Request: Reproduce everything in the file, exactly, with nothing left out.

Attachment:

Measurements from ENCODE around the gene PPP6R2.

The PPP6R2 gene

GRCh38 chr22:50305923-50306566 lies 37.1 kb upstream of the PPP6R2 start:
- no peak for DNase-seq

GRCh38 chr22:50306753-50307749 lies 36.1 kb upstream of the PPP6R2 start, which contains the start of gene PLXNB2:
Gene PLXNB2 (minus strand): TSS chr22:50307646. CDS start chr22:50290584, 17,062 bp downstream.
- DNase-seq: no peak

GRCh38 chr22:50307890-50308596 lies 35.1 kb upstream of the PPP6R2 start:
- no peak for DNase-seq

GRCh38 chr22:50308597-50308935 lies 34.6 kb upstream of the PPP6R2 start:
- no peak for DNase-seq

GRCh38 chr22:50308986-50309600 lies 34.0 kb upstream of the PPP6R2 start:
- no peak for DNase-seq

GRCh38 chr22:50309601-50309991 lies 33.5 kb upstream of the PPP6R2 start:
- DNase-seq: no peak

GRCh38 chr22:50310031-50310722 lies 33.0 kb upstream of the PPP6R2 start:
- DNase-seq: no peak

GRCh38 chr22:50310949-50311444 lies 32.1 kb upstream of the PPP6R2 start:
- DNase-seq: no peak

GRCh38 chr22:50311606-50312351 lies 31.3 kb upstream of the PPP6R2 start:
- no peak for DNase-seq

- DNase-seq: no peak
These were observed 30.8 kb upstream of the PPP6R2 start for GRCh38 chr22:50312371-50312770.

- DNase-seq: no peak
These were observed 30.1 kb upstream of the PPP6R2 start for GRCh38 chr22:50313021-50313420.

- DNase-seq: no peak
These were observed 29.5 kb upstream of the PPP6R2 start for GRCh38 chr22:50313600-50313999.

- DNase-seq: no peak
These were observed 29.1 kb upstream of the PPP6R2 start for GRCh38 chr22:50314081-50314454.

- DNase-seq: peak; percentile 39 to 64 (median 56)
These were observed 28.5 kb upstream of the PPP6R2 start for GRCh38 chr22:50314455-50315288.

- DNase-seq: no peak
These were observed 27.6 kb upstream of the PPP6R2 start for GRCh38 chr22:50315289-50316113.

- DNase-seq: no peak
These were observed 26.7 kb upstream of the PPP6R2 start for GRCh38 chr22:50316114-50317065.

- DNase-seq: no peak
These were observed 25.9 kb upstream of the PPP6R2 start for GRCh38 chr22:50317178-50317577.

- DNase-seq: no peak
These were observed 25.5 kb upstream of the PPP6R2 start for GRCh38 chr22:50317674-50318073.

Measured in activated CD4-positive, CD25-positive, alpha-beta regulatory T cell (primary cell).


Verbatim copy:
Measurements from ENCODE around the gene PPP6R2.

The PPP6R2 gene

GRCh38 chr22:50305923-50306566 lies 37.1 kb upstream of the PPP6R2 start:
- no peak for DNase-seq

GRCh38 chr22:50306753-50307749 lies 36.1 kb upstream of the PPP6R2 start, which contains the start of gene PLXNB2:
Gene PLXNB2 (minus strand): TSS chr22:50307646. CDS start chr22:50290584, 17,062 bp downstream.
- DNase-seq: no peak

GRCh38 chr22:50307890-50308596 lies 35.1 kb upstream of the PPP6R2 start:
- no peak for DNase-seq

GRCh38 chr22:50308597-50308935 lies 34.6 kb upstream of the PPP6R2 start:
- no peak for DNase-seq

GRCh38 chr22:50308986-50309600 lies 34.0 kb upstream of the PPP6R2 start:
- no peak for DNase-seq

GRCh38 chr22:50309601-50309991 lies 33.5 kb upstream of the PPP6R2 start:
- DNase-seq: no peak

GRCh38 chr22:50310031-50310722 lies 33.0 kb upstream of the PPP6R2 start:
- DNase-seq: no peak

GRCh38 chr22:50310949-50311444 lies 32.1 kb upstream of the PPP6R2 start:
- DNase-seq: no peak

GRCh38 chr22:50311606-50312351 lies 31.3 kb upstream of the PPP6R2 start:
- no peak for DNase-seq

- DNase-seq: no peak
These were observed 30.8 kb upstream of the PPP6R2 start for GRCh38 chr22:50312371-50312770.

- DNase-seq: no peak
These were observed 30.1 kb upstream of the PPP6R2 start for GRCh38 chr22:50313021-50313420.

- DNase-seq: no peak
These were observed 29.5 kb upstream of the PPP6R2 start for GRCh38 chr22:50313600-50313999.

- DNase-seq: no peak
These were observed 29.1 kb upstream of the PPP6R2 start for GRCh38 chr22:50314081-50314454.

- DNase-seq: peak; percentile 39 to 64 (median 56)
These were observed 28.5 kb upstream of the PPP6R2 start for GRCh38 chr22:50314455-50315288.

- DNase-seq: no peak
These were observed 27.6 kb upstream of the PPP6R2 start for GRCh38 chr22:50315289-50316113.

- DNase-seq: no peak
These were observed 26.7 kb upstream of the PPP6R2 start for GRCh38 chr22:50316114-50317065.

- DNase-seq: no peak
These were observed 25.9 kb upstream of the PPP6R2 start for GRCh38 chr22:50317178-50317577.

- DNase-seq: no peak
These were observed 25.5 kb upstream of the PPP6R2 start for GRCh38 chr22:50317674-50318073.

Measured in activated CD4-positive, CD25-positive, alpha-beta regulatory T cell (primary cell).